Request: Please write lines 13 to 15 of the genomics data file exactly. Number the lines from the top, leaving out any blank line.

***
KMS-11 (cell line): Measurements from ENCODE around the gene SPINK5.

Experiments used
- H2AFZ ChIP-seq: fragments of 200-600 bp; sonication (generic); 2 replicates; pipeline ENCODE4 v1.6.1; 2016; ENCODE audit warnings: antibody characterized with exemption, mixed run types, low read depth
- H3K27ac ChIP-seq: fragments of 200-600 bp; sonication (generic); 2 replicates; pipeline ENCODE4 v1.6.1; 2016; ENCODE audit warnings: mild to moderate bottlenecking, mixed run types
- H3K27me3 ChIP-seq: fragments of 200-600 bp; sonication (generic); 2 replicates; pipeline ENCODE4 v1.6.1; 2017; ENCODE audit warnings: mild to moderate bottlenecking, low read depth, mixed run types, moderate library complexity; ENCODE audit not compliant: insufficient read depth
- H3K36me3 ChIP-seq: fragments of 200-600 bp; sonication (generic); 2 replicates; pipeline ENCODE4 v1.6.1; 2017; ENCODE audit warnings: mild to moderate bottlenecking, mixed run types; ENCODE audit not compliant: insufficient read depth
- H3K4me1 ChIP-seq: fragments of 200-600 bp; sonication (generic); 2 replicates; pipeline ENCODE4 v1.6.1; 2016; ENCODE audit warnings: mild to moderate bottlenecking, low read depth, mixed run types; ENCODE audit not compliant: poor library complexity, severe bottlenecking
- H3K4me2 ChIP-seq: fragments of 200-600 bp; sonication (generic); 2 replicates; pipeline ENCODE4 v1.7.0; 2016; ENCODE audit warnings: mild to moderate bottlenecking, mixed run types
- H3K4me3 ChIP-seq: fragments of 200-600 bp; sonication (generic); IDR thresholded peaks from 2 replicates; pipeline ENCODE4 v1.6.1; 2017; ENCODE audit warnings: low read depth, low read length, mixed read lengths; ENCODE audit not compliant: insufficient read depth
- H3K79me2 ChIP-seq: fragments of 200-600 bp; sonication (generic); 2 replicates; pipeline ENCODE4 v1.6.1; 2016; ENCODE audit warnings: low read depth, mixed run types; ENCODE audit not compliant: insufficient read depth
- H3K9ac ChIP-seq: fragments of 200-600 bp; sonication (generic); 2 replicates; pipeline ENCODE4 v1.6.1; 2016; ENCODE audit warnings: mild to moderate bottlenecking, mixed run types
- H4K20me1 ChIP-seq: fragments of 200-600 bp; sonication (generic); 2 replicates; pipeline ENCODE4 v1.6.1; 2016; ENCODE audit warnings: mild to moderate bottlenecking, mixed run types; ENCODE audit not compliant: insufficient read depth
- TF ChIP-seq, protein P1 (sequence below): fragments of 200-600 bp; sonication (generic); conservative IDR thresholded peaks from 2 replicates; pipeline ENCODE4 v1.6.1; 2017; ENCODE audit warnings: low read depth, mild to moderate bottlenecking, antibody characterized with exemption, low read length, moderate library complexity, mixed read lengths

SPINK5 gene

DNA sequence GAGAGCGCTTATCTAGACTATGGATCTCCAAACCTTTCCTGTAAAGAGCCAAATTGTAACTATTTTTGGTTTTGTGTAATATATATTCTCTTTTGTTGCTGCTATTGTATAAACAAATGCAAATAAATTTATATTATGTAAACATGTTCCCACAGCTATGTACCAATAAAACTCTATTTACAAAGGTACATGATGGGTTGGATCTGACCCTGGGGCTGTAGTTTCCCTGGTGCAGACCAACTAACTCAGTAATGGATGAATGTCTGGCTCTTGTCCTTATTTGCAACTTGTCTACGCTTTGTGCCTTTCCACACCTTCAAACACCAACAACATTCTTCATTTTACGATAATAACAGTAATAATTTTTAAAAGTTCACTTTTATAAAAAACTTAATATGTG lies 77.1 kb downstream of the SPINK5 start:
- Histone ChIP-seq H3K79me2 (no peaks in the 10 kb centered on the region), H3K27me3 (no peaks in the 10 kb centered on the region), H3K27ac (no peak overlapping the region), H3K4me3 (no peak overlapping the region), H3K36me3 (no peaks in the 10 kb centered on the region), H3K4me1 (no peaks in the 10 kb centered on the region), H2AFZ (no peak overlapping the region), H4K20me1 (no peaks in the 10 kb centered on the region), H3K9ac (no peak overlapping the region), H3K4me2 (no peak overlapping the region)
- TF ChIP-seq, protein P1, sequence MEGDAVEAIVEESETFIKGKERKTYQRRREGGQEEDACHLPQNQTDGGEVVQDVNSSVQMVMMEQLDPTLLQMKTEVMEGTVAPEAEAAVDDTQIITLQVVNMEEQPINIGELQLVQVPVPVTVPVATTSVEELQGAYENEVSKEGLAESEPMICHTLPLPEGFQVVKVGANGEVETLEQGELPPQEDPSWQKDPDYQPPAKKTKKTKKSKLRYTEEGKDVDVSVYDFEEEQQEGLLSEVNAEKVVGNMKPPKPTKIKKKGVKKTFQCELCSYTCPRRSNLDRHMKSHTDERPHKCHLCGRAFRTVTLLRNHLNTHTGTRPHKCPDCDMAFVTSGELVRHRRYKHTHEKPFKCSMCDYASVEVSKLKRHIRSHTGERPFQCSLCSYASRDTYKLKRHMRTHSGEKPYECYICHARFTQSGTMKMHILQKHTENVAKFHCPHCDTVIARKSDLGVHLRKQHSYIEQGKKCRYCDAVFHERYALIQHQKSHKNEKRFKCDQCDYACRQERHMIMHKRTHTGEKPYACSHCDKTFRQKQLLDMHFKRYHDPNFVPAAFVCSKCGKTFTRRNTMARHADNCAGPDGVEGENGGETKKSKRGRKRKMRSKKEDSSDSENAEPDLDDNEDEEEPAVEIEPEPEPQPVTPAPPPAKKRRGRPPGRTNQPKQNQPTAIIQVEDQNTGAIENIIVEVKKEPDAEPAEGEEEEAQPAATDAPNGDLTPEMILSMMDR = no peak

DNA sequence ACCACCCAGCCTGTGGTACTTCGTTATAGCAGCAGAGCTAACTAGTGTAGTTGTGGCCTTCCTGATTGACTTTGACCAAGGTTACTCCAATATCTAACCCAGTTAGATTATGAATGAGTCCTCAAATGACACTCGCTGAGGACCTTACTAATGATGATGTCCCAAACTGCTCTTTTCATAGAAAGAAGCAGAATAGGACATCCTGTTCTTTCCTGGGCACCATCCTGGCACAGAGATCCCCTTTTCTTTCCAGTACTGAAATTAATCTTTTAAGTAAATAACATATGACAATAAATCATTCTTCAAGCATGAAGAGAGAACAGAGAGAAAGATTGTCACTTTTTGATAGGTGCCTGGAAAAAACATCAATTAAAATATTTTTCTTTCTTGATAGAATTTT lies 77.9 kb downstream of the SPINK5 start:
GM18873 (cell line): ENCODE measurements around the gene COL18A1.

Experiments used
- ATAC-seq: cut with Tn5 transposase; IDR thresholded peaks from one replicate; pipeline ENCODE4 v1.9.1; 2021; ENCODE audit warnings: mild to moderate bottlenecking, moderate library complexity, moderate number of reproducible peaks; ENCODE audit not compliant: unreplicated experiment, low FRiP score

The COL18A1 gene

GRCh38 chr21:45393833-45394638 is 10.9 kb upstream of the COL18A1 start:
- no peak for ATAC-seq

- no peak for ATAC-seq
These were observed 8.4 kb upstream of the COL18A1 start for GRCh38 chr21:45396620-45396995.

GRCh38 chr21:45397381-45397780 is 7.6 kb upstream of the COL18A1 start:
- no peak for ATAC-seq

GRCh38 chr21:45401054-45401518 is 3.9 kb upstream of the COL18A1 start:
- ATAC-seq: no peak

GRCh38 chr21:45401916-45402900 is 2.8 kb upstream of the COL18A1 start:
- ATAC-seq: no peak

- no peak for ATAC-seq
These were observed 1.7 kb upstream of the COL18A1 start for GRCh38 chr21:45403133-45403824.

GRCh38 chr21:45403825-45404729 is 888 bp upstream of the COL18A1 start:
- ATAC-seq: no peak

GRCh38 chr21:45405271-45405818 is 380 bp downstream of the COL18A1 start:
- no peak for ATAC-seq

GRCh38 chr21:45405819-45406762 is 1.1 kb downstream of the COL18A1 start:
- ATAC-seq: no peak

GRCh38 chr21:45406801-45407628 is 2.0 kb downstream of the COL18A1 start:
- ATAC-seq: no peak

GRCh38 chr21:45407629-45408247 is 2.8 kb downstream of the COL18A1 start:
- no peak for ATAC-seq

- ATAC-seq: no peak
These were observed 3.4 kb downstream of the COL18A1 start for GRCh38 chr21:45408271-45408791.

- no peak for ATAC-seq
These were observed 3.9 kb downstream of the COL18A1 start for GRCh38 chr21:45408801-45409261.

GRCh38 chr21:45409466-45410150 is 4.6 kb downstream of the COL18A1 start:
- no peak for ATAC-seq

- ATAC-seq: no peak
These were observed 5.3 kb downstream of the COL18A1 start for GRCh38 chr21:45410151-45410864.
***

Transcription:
- TF ChIP-seq, protein P1 (sequence below): fragments of 200-600 bp; sonication (generic); conservative IDR thresholded peaks from 2 replicates; pipeline ENCODE4 v1.6.1; 2017; ENCODE audit warnings: low read depth, mild to moderate bottlenecking, antibody characterized with exemption, low read length, moderate library complexity, mixed read lengths

SPINK5 gene

DNA sequence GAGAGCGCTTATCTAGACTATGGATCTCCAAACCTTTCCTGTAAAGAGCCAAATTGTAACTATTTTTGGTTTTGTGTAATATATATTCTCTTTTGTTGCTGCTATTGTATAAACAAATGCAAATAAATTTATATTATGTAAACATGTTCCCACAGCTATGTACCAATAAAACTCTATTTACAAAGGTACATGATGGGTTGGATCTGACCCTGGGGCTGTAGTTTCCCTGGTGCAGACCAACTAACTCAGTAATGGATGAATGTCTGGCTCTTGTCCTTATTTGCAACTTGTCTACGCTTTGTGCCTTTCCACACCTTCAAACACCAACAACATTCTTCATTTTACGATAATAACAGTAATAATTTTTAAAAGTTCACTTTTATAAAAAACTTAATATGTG lies 77.1 kb downstream of the SPINK5 start: